First and foremost, the Commission and the process it followed led to quick and concrete follow up in countries and for people on the frontlines of HIV responses. Since 2012, UNDP has been working in close partnership with governments, civil society and UN partners in 88 countries to implement the Commission’s recommendations. Aligning laws and policies with the Commission’s recommendations is saving lives and money by safeguarding dignity, reducing stigma and discrimination, and improving access to prevention and treatment. In Mozambique, for example, follow up to the Commission’s report resulted in the removal of a law in 2014 criminalizing unintentional HIV transmission. In Pakistan, protections for people living with HIV were included in the Sindh Province HIV/AIDS Control Treatment and Protection Act in 2013. The Government of Seychelles decriminalised same-sex relations in 2016.
Second, the Commission heard directly from people about their first-hand experience of HIV-related laws and brought together those who shape and enforce laws, those who are affected by laws, and other experts. It facilitated a frank and constructive dialogue on law reform and better enforcement of existing protective laws in the context of HIV responses. Since the launch of the Commission’s report, UNDP has supported the convening of at least 21 national dialogues which have resulted in action on creating enabling legal and policy environments for effective HIV responses. For example, in 2015 UNDP convened a national dialogue on HIV and the Law in Peru. The need for a gender identity law was presented and is highlighted in the report recommendations of the Peru national dialogue. A draft bill for a Gender identity law (seconded by the Ombudsperson´s Office in Peru), was presented to the National Assembly in December 2016.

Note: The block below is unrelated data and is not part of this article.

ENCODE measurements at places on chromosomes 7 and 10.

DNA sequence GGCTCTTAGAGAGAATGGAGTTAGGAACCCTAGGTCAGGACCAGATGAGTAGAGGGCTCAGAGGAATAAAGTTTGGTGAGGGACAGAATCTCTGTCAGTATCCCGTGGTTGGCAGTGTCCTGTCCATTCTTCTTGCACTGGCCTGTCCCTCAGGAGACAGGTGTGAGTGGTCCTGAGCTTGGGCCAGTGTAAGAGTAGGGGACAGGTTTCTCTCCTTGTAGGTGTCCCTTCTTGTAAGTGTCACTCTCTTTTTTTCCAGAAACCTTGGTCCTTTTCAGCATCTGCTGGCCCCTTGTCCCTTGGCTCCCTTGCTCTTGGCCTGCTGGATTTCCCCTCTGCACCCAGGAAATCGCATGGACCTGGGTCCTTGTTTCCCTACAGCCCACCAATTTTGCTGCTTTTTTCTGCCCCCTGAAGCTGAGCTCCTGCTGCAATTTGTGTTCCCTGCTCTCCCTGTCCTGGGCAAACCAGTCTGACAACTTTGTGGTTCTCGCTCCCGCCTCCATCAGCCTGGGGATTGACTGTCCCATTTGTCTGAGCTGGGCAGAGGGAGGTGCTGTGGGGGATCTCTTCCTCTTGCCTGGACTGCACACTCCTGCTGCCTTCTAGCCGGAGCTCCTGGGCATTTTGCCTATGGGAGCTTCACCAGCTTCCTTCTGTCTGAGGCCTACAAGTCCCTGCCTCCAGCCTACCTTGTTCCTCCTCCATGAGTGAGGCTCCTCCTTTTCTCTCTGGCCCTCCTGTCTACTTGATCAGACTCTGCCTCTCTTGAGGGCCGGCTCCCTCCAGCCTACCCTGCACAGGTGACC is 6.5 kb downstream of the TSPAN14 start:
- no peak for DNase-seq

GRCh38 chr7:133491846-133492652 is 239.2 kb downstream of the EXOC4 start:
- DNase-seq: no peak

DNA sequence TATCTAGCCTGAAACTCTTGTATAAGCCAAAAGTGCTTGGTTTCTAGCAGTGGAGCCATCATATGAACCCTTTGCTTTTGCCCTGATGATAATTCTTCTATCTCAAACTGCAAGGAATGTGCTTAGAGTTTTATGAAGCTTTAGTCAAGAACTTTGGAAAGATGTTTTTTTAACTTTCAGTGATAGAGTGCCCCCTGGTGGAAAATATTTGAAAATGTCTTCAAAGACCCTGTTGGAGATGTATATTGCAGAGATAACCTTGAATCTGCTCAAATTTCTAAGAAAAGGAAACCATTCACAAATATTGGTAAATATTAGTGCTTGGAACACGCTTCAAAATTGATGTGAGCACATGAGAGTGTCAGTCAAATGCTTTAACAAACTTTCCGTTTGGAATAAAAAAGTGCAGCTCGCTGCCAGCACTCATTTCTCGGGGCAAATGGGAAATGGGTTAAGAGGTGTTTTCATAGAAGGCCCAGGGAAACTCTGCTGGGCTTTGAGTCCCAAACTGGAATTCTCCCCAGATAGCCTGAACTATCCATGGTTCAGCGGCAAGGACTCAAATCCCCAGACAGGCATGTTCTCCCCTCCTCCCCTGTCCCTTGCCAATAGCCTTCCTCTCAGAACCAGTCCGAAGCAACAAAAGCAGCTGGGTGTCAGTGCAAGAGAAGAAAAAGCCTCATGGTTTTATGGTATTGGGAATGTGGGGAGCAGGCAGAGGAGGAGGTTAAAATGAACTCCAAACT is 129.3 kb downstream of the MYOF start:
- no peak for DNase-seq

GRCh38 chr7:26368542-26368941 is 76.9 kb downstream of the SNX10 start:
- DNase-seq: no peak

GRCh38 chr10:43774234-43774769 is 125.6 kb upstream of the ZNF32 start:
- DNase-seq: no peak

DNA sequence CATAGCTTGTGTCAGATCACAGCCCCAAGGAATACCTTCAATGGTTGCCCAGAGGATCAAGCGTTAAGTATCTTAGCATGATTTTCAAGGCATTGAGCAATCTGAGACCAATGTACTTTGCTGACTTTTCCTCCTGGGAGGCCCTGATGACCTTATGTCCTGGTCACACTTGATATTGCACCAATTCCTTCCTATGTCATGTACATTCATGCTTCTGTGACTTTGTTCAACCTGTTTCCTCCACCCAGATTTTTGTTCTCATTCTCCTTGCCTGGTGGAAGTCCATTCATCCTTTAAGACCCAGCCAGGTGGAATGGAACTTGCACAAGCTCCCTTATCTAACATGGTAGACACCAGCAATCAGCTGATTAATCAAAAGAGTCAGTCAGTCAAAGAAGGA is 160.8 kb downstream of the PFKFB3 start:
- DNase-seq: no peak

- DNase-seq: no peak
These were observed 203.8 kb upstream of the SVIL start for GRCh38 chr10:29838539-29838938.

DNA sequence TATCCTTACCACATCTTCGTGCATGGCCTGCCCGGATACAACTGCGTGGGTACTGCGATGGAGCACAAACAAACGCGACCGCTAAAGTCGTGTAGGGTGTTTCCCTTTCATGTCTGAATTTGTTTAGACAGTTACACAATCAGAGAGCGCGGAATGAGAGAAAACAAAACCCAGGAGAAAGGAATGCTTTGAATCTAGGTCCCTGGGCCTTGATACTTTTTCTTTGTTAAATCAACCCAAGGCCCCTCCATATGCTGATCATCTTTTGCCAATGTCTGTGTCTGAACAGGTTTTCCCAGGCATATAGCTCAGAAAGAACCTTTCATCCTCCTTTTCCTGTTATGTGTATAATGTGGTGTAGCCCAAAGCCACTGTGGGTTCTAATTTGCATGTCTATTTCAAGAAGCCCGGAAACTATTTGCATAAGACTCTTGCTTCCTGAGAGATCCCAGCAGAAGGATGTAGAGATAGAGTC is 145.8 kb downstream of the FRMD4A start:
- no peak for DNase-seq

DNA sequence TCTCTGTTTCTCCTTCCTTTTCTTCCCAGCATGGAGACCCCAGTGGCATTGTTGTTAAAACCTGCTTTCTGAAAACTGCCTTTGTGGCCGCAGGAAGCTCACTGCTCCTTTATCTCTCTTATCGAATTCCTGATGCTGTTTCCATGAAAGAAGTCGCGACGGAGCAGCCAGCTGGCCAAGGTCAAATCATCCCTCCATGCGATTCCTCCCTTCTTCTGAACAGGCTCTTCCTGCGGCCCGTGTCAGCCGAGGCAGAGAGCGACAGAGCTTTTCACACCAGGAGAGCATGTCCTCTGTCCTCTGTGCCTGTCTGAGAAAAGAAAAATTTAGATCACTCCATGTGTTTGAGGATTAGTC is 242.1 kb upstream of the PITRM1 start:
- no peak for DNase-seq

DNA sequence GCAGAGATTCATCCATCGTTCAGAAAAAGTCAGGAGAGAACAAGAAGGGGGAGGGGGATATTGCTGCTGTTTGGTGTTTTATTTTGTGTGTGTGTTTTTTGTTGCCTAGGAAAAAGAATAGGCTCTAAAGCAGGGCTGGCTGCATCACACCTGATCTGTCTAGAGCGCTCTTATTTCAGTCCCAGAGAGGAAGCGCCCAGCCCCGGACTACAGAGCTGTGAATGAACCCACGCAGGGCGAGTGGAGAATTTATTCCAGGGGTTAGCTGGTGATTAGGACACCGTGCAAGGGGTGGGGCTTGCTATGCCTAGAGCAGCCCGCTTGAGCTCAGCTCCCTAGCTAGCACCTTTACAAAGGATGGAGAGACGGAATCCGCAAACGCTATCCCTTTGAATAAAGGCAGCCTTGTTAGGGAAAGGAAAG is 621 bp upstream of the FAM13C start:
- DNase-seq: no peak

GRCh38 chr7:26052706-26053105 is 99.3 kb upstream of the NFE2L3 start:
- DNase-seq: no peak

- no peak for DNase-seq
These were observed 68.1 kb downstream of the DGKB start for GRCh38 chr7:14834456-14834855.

Third, the Commission’s report and its follow up have contributed to shaping policy for and investments in rights-based HIV and health responses.
• Since the Commission’s report, there is more investment in human rights programmes for effective HIV responses. The Global Fund, one of the major funders of the AIDS response, has committed to investing in human rights programmes in their new strategy. In Africa and the Caribbean, with support from the Global Fund, UNDP is working in 18 countries with leading human rights civil society organizations to remove legal and human rights barriers to effective HIV responses.